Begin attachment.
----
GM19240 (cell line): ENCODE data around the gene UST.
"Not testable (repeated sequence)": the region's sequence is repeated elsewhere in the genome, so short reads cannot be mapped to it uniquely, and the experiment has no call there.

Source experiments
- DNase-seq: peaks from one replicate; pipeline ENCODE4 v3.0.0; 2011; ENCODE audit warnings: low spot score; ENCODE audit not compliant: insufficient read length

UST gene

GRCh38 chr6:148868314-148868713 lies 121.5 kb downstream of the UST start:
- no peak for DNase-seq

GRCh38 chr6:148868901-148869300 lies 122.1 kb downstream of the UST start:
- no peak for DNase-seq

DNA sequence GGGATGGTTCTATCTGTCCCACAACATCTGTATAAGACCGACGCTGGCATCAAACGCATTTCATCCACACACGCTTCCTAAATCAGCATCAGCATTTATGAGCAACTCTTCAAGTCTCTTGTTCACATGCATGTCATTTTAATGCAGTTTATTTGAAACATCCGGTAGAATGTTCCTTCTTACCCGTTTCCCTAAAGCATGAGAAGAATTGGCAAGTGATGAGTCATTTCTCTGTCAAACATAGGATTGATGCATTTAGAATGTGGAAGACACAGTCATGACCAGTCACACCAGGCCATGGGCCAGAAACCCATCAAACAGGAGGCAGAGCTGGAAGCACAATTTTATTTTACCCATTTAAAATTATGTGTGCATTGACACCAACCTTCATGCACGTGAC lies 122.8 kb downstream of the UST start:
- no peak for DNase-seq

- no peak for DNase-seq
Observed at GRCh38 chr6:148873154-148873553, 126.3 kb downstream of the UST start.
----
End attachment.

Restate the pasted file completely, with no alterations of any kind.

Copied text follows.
GM19240 (cell line): ENCODE data around the gene UST.
"Not testable (repeated sequence)": the region's sequence is repeated elsewhere in the genome, so short reads cannot be mapped to it uniquely, and the experiment has no call there.

Source experiments
- DNase-seq: peaks from one replicate; pipeline ENCODE4 v3.0.0; 2011; ENCODE audit warnings: low spot score; ENCODE audit not compliant: insufficient read length

UST gene

GRCh38 chr6:148868314-148868713 lies 121.5 kb downstream of the UST start:
- no peak for DNase-seq

GRCh38 chr6:148868901-148869300 lies 122.1 kb downstream of the UST start:
- no peak for DNase-seq

DNA sequence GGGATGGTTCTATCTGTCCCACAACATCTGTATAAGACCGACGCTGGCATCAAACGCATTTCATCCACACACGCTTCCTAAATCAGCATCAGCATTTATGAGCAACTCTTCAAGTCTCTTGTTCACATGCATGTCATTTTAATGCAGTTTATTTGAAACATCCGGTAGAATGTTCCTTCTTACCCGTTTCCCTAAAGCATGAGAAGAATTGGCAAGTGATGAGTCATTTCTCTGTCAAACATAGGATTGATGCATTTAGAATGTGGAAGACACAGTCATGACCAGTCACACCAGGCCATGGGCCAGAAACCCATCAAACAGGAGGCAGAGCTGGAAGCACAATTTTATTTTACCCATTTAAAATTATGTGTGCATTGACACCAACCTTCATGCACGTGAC lies 122.8 kb downstream of the UST start:
- no peak for DNase-seq

- no peak for DNase-seq
Observed at GRCh38 chr6:148873154-148873553, 126.3 kb downstream of the UST start.